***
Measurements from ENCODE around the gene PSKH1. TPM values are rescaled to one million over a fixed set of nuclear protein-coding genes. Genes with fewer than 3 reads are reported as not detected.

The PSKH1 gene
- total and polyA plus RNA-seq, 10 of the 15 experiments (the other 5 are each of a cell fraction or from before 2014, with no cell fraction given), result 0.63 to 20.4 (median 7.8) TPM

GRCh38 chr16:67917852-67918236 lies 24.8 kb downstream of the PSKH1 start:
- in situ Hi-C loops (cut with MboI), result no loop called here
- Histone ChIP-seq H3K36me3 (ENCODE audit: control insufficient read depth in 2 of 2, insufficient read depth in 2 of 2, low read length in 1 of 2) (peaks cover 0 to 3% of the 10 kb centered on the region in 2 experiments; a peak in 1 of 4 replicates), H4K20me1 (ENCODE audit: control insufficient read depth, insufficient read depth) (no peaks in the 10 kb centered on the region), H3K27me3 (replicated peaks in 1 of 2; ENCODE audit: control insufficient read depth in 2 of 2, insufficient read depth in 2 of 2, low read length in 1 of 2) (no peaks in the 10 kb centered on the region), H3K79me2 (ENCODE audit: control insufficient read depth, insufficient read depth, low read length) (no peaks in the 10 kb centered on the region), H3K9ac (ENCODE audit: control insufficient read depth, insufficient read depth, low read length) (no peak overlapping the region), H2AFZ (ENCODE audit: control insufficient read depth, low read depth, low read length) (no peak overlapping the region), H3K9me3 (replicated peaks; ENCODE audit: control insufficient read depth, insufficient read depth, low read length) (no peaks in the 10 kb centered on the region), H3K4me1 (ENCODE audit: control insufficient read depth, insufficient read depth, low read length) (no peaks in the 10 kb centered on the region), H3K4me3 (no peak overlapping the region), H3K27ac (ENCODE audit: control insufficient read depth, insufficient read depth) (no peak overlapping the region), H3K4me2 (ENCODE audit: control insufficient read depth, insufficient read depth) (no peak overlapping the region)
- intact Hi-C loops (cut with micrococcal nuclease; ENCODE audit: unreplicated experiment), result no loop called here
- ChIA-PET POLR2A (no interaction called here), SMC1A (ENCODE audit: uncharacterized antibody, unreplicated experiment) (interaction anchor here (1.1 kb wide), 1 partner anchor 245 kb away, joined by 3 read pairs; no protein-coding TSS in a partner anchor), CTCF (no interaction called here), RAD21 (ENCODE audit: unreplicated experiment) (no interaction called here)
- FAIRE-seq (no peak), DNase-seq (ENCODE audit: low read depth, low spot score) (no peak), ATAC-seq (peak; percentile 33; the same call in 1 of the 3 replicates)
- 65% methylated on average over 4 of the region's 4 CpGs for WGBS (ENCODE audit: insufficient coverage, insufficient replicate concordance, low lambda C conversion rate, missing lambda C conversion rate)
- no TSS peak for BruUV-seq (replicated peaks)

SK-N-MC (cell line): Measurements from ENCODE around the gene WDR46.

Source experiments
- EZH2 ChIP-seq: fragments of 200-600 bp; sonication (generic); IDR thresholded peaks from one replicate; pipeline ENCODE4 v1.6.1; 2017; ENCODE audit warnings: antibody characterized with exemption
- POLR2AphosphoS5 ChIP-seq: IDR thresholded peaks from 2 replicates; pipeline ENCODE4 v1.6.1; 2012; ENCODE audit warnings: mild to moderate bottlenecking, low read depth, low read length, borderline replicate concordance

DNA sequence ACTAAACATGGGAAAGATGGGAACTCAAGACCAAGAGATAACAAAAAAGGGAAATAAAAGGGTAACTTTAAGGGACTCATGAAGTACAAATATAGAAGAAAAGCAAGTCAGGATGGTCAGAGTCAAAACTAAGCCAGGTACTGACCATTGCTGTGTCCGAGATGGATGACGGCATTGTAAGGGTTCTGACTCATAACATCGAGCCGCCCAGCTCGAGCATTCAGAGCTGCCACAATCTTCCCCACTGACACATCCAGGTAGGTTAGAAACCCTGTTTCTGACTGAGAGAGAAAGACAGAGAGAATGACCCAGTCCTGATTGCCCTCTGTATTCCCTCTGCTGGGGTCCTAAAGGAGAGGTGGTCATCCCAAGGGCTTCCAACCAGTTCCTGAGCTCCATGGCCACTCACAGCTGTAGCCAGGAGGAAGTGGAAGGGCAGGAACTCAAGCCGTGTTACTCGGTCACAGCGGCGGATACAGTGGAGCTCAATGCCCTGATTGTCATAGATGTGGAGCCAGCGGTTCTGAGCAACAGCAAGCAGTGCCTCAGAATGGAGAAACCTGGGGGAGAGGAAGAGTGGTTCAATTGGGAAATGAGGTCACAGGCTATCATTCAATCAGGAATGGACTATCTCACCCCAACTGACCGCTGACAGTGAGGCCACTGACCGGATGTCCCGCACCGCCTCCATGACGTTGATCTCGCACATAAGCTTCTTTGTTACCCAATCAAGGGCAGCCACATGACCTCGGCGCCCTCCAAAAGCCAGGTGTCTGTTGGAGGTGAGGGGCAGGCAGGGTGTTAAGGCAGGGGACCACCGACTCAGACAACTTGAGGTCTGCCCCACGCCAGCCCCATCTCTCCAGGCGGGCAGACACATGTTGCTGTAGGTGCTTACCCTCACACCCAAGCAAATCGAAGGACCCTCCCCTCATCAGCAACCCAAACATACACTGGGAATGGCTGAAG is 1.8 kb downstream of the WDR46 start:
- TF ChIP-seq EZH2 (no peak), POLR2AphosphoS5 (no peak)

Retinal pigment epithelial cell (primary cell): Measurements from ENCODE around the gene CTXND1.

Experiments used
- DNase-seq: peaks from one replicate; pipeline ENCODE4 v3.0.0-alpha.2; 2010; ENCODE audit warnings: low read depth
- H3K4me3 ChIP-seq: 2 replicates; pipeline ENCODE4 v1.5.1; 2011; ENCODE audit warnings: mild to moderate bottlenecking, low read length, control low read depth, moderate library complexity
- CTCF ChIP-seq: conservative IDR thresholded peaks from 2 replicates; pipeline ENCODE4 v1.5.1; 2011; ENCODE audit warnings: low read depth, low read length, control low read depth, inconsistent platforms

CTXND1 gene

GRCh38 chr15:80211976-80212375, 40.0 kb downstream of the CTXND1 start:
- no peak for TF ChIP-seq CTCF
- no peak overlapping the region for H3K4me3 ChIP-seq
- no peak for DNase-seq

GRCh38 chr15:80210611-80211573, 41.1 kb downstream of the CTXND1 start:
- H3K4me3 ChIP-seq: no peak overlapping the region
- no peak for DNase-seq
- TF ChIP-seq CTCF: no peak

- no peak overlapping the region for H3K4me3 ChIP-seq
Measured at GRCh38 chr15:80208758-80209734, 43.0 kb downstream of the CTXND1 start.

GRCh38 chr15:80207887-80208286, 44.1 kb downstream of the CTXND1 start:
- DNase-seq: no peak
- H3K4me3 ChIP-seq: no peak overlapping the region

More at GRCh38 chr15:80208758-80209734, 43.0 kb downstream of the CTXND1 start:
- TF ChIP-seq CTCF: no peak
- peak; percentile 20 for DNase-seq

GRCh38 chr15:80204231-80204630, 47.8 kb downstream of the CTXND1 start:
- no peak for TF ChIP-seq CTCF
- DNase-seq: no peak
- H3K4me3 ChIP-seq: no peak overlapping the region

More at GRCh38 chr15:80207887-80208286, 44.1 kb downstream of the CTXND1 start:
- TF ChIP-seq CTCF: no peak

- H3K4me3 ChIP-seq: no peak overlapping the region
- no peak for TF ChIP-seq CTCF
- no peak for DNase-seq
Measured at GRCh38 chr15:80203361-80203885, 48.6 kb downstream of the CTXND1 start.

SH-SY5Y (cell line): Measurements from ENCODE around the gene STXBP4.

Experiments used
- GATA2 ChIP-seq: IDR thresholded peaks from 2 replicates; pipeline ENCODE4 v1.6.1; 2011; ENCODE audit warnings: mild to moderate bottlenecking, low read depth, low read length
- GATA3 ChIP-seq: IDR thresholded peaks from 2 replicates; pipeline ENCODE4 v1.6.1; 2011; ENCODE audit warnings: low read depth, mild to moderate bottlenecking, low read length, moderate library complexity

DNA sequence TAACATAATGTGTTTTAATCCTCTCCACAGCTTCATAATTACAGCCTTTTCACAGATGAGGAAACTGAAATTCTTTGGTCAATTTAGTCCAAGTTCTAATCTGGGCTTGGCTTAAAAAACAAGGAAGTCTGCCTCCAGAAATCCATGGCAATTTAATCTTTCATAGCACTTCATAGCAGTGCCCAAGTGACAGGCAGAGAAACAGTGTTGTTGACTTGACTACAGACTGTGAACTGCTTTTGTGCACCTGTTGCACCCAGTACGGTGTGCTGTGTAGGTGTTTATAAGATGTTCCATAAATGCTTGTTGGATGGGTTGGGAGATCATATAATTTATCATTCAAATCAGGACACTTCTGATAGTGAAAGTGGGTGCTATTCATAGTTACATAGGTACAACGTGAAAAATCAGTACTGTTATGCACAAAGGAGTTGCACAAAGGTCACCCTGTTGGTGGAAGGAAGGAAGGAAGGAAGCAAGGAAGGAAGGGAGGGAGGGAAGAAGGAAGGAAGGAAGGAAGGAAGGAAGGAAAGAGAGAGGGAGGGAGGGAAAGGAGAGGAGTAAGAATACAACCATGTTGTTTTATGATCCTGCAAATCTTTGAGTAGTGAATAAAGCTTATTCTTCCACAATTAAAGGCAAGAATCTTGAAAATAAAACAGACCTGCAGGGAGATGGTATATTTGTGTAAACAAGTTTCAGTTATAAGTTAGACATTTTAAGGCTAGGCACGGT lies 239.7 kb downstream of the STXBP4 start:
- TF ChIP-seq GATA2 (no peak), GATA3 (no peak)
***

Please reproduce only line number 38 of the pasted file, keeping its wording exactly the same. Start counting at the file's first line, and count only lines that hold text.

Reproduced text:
- TF ChIP-seq CTCF: no peak